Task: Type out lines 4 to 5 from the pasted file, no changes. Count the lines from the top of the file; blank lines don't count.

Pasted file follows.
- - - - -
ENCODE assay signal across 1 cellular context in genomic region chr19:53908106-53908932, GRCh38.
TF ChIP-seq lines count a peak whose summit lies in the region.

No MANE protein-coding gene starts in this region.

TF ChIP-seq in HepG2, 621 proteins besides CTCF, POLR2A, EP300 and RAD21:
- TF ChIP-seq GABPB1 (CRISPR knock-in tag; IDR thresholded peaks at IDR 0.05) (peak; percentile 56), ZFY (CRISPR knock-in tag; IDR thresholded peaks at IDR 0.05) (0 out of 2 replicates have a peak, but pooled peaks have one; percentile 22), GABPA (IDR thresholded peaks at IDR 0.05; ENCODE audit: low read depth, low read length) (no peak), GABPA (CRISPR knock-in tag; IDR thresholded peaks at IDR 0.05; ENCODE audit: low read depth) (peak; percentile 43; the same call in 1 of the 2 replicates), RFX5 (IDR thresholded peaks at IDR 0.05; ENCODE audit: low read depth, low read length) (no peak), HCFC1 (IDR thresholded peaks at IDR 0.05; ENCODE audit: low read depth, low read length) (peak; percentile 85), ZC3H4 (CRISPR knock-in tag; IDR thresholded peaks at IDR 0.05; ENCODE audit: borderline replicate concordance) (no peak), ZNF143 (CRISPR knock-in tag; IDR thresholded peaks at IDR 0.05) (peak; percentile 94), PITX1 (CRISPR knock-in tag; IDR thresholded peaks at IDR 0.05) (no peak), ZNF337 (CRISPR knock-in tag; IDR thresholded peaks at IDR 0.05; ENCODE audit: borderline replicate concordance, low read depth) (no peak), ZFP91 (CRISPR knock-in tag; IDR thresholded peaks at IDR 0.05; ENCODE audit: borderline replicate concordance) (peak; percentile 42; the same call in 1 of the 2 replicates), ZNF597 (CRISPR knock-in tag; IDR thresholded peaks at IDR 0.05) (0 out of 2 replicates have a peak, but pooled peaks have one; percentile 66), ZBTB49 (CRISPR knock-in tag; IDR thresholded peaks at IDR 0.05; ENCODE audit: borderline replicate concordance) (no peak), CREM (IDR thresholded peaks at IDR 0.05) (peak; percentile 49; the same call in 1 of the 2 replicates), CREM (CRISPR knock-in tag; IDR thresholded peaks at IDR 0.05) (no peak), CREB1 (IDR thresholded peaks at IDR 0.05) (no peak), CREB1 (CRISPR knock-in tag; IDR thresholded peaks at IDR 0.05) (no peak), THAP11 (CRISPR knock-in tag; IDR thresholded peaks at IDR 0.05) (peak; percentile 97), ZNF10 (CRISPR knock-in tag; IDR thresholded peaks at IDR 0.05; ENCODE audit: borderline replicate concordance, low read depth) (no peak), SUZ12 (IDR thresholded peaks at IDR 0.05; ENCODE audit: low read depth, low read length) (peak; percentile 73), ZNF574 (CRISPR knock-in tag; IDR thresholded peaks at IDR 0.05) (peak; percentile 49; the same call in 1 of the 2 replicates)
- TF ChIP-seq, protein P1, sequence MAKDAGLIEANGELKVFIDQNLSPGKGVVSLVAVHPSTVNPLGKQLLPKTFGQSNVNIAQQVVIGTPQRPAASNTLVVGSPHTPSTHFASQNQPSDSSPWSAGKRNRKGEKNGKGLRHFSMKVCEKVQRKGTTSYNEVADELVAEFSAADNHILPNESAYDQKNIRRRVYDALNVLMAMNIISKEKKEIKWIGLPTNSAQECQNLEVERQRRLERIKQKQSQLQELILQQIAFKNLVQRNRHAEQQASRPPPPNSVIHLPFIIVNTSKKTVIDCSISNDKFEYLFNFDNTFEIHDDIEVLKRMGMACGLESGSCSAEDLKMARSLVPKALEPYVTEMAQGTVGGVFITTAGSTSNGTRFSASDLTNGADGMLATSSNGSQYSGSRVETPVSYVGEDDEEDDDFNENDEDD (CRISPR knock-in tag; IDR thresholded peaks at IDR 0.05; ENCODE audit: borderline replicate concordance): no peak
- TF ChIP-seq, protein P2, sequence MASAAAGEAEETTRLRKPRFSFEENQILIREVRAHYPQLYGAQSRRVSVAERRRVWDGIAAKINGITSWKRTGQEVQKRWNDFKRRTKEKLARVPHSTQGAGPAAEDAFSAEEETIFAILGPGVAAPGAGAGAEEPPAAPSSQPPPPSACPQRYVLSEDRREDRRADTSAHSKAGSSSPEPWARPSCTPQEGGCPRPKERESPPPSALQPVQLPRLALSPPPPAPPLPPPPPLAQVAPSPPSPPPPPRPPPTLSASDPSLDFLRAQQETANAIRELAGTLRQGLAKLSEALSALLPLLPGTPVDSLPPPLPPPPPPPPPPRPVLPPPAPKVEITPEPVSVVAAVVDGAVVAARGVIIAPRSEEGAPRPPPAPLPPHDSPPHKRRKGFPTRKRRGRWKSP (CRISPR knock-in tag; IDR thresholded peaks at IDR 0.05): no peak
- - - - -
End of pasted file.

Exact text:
TF ChIP-seq in HepG2, 621 proteins besides CTCF, POLR2A, EP300 and RAD21:
- TF ChIP-seq GABPB1 (CRISPR knock-in tag; IDR thresholded peaks at IDR 0.05) (peak; percentile 56), ZFY (CRISPR knock-in tag; IDR thresholded peaks at IDR 0.05) (0 out of 2 replicates have a peak, but pooled peaks have one; percentile 22), GABPA (IDR thresholded peaks at IDR 0.05; ENCODE audit: low read depth, low read length) (no peak), GABPA (CRISPR knock-in tag; IDR thresholded peaks at IDR 0.05; ENCODE audit: low read depth) (peak; percentile 43; the same call in 1 of the 2 replicates), RFX5 (IDR thresholded peaks at IDR 0.05; ENCODE audit: low read depth, low read length) (no peak), HCFC1 (IDR thresholded peaks at IDR 0.05; ENCODE audit: low read depth, low read length) (peak; percentile 85), ZC3H4 (CRISPR knock-in tag; IDR thresholded peaks at IDR 0.05; ENCODE audit: borderline replicate concordance) (no peak), ZNF143 (CRISPR knock-in tag; IDR thresholded peaks at IDR 0.05) (peak; percentile 94), PITX1 (CRISPR knock-in tag; IDR thresholded peaks at IDR 0.05) (no peak), ZNF337 (CRISPR knock-in tag; IDR thresholded peaks at IDR 0.05; ENCODE audit: borderline replicate concordance, low read depth) (no peak), ZFP91 (CRISPR knock-in tag; IDR thresholded peaks at IDR 0.05; ENCODE audit: borderline replicate concordance) (peak; percentile 42; the same call in 1 of the 2 replicates), ZNF597 (CRISPR knock-in tag; IDR thresholded peaks at IDR 0.05) (0 out of 2 replicates have a peak, but pooled peaks have one; percentile 66), ZBTB49 (CRISPR knock-in tag; IDR thresholded peaks at IDR 0.05; ENCODE audit: borderline replicate concordance) (no peak), CREM (IDR thresholded peaks at IDR 0.05) (peak; percentile 49; the same call in 1 of the 2 replicates), CREM (CRISPR knock-in tag; IDR thresholded peaks at IDR 0.05) (no peak), CREB1 (IDR thresholded peaks at IDR 0.05) (no peak), CREB1 (CRISPR knock-in tag; IDR thresholded peaks at IDR 0.05) (no peak), THAP11 (CRISPR knock-in tag; IDR thresholded peaks at IDR 0.05) (peak; percentile 97), ZNF10 (CRISPR knock-in tag; IDR thresholded peaks at IDR 0.05; ENCODE audit: borderline replicate concordance, low read depth) (no peak), SUZ12 (IDR thresholded peaks at IDR 0.05; ENCODE audit: low read depth, low read length) (peak; percentile 73), ZNF574 (CRISPR knock-in tag; IDR thresholded peaks at IDR 0.05) (peak; percentile 49; the same call in 1 of the 2 replicates)